Factbox: FACTBOX The many companies in Digital Currency Group's crypto empire

Representations of cryptocurrencies Bitcoin, Ethereum, DogeCoin, Ripple, Litecoin are placed on PC motherboard in this illustration taken
Representations of cryptocurrencies Bitcoin, Ethereum, DogeCoin, Ripple, Litecoin are placed on PC motherboard in this illustration taken, June 29, 2021. REUTERS/Dado Ruvic/Illustration

Jan 12 (Reuters) - (This Jan. 12 story has been corrected to show that Genesis Global Capital, and not its crypto lending arm, said in November it would halt transactions, in paragraph 7)

U.S. crypto company Digital Currency Group (DCG) is at the center of the industry's latest meltdown after one of its companies, Genesis, froze customer withdrawals in November.

Genesis said it is working to avoid a bankruptcy, but investors fear its collapse could bring down other connected companies and projects.

Here is what we know about the many companies Digital Currency Group owns:


DCG acquired crypto news website CoinDesk in 2016 after previously investing in the outlet. TechCrunch at the time pegged the deal as being worth about $500,000 to $600,000.

CoinDesk in November published a leaked balance sheet of Alameda Research, the crypto trading firm founded by Sam Bankman-Fried. Many industry observers cited the report as the catalyst for the downfall of Alameda and Bankman-Fried's crypto exchange FTX, which filed for bankruptcy less than two weeks later.


Genesis Trading was originally the bitcoin trading division at DCG Chief Executive Barry Silbert's SecondMarket, but relaunched with its new name as a subsidiary of DCG when Silbert started the venture firm in 2015.

Genesis' crypto lending arm, Genesis Global Capital, announced in November it would stop making new loans and blocked customers from withdrawing funds, citing the market dislocation caused by the collapse of FTX.

Genesis Global Capital had partnered with a number of other crypto companies, including crypto exchange Gemini, to offer a crypto lending product. Gemini now says its customers are owed $900 million from Genesis.

Genesis owes more than $3 billion to its creditors including Gemini, according to a person familiar with the matter.

DCG itself owes $1.675 billion to Genesis' crypto lending arm, according to a November letter Silbert sent to shareholders. That includes a $1.1 billion promissory note that appears to be connected with liabilities DCG assumed from Genesis after it was hit hard by the collapse of Singapore-based crypto hedge fund Three Arrows Capital.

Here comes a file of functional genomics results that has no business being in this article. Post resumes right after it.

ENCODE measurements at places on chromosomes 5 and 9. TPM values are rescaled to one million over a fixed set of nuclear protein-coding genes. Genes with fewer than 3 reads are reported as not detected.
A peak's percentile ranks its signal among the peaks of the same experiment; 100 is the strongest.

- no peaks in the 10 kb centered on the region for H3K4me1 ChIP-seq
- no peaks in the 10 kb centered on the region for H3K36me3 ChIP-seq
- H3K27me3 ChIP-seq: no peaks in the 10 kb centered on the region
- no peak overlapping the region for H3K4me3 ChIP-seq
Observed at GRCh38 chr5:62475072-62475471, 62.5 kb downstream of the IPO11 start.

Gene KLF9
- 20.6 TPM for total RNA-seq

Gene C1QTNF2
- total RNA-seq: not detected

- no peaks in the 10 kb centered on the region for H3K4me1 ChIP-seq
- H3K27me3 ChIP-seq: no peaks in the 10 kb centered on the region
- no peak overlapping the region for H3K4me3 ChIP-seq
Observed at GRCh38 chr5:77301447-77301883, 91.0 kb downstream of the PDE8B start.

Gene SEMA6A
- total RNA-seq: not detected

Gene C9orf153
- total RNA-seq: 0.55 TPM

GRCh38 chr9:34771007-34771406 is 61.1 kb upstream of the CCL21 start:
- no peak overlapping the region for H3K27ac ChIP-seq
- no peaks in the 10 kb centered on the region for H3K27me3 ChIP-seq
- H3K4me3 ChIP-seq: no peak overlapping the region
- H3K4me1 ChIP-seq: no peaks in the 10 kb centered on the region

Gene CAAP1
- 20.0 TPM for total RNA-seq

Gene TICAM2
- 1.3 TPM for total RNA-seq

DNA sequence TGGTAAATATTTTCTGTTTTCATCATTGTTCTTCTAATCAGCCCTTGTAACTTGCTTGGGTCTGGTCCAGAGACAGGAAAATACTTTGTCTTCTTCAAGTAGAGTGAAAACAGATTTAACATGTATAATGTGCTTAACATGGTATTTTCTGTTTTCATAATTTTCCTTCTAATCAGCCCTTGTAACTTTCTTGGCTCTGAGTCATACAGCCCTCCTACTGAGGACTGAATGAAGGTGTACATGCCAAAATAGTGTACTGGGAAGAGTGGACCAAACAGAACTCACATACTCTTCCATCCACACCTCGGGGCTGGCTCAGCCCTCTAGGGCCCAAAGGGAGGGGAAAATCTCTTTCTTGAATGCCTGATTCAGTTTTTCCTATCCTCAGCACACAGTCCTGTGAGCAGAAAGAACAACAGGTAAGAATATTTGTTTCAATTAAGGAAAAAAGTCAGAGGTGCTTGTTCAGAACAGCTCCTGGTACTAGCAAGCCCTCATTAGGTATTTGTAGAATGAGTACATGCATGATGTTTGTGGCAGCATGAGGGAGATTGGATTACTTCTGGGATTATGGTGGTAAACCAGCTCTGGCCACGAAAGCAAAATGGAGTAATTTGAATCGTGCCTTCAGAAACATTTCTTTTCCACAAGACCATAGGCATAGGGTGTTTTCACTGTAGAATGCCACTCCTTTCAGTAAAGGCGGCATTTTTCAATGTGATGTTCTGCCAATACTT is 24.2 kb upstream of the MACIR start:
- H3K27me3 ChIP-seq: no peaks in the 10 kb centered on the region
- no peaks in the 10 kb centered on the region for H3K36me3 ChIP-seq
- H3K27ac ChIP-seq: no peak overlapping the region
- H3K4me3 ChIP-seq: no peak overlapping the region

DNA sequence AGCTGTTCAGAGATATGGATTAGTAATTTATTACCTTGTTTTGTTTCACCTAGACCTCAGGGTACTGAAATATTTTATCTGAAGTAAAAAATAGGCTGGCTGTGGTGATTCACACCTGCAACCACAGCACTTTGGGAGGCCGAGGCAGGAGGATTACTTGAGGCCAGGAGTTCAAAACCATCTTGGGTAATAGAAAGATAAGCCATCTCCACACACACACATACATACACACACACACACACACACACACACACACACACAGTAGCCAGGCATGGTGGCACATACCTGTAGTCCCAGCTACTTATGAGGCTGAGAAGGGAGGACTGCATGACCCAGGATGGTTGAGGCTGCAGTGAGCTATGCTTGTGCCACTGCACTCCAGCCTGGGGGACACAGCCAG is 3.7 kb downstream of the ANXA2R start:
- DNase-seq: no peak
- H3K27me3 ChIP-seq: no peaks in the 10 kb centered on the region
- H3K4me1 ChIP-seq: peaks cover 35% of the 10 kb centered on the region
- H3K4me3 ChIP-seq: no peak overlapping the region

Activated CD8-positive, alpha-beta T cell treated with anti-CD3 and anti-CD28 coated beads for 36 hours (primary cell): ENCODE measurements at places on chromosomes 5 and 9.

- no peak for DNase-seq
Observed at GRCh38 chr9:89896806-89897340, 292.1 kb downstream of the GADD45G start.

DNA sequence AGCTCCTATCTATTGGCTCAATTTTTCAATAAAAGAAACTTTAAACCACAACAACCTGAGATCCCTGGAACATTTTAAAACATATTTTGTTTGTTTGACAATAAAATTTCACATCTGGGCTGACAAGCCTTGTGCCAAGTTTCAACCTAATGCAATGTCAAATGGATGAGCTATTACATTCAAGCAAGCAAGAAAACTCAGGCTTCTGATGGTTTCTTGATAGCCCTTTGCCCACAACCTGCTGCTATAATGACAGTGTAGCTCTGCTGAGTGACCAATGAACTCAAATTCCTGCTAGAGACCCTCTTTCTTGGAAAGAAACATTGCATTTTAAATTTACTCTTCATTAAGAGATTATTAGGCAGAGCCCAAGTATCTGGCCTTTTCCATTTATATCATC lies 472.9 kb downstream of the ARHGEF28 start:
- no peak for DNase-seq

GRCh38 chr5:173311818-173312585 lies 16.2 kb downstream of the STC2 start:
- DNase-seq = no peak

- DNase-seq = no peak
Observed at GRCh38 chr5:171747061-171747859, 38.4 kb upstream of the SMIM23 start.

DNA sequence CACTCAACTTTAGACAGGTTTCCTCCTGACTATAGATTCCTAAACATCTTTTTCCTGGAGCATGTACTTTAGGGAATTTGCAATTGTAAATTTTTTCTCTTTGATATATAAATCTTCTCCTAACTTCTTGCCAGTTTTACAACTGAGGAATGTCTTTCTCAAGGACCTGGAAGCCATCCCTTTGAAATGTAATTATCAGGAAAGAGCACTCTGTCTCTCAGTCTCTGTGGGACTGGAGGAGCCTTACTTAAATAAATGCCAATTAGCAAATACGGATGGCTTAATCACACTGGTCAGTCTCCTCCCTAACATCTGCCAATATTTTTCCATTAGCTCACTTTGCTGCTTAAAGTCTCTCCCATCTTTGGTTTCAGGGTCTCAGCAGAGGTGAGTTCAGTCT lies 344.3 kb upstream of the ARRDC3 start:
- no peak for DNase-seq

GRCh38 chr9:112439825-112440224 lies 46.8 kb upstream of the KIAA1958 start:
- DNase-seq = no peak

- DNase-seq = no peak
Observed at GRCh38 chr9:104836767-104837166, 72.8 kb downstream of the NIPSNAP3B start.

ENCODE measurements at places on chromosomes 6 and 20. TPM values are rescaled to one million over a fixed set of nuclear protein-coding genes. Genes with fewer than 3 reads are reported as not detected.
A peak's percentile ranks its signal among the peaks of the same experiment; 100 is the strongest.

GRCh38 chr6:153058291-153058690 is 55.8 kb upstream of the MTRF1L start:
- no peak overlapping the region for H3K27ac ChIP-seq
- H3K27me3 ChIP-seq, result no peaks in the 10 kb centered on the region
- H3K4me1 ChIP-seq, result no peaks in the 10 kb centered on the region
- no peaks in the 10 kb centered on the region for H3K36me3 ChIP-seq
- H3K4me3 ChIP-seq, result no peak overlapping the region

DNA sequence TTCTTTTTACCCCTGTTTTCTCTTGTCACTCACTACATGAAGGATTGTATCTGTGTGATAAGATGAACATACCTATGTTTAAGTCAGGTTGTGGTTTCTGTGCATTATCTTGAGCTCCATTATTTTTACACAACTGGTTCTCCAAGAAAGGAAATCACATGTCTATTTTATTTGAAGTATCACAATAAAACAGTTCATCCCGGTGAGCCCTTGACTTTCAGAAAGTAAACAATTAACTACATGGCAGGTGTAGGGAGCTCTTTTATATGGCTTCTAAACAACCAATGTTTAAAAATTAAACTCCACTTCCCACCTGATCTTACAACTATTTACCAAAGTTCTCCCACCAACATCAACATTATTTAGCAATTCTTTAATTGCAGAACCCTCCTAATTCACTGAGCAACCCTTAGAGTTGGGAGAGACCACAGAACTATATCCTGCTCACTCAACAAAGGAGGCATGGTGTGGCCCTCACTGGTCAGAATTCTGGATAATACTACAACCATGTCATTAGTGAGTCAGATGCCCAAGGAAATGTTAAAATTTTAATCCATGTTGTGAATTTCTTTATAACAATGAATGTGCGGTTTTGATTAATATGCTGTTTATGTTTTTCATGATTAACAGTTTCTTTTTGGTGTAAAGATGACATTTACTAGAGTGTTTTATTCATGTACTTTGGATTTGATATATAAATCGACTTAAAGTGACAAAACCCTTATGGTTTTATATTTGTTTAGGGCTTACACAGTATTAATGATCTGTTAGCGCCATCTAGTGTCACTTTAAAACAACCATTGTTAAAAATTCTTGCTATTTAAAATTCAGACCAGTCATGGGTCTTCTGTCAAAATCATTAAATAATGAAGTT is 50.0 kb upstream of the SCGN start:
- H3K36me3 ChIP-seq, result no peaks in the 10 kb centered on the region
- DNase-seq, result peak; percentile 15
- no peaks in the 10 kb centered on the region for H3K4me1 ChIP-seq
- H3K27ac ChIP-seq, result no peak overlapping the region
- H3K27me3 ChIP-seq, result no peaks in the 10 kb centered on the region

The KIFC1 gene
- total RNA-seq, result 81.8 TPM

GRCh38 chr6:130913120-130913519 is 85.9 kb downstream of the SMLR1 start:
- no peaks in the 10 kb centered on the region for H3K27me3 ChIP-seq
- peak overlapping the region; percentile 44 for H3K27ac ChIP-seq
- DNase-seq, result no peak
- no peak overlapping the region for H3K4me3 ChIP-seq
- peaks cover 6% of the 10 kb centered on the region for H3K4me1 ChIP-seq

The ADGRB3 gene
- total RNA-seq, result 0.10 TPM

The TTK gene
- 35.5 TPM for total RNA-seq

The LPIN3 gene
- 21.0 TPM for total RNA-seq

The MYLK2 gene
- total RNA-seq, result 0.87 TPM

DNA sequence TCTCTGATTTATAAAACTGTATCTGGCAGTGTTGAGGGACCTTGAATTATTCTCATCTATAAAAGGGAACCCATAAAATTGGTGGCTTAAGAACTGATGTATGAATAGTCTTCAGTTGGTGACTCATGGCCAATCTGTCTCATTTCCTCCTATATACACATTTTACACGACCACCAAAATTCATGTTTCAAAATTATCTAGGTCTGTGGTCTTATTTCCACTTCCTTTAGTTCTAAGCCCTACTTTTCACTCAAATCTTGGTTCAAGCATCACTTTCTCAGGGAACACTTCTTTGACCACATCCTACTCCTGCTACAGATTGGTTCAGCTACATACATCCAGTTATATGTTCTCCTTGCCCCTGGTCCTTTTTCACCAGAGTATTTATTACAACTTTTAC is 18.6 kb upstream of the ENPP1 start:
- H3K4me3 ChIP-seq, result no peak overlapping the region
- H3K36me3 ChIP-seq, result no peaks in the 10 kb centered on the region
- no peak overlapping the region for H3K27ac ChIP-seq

Silbert started Grayscale Investments in 2013 after he stepped down as CEO of SecondMarket. After selling SecondMarket to Nasdaq Inc (NDAQ.O) in 2015, he launched DCG, with Grayscale as one of the firm's subsidiaries.

Grayscale's flagship Grayscale Bitcoin Trust (GBTC) is the world's largest bitcoin fund, one that the company hopes will someday be converted into an exchange-traded fund.

GBTC has not traded at a premium relative to the price of bitcoin, its underlying asset, since early 2021. DCG embarked on an effort to reduce the discount in 2021, announcing a plan to spend up to $1 billion to purchase GBTC shares.

Troubles at Genesis' lending business had no impact on DCG and its subsidiaries, DCG said in November, while Grayscale said its underlying assets were unaffected.


DCG is a prolific venture capital investor, listing more than 160 companies in its portfolio on its website, of which it has acquired 28, it says. Crypto exchange Luno and crypto mining and staking firm Foundry are listed as subsidiaries.

DCG is also an investor in U.S. crypto exchanges Coinbase (COIN.O) and Kraken, and its other holdings include the U.S. firm Circle, which runs the stablecoin USDC, and blockchain analytics companies Chainalysis, Dune Analytics, Elliptic and Etherscan.

Reporting by Elizabeth Howcroft in London and Hannah Lang in Washington; Editing by Lananh Nguyen and Matthew Lewis

Our Standards: The Thomson Reuters Trust Principles.

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Reports on the intersection of finance and technology, including cryptocurrencies, NFTs, virtual worlds and the money driving "Web3".

Thomson Reuters

Hannah Lang covers financial technology and cryptocurrency, including the businesses that drive the industry and policy developments that govern the sector. Hannah previously worked at American Banker where she covered bank regulation and the Federal Reserve. She graduated from the University of Maryland, College Park and lives in Washington, DC.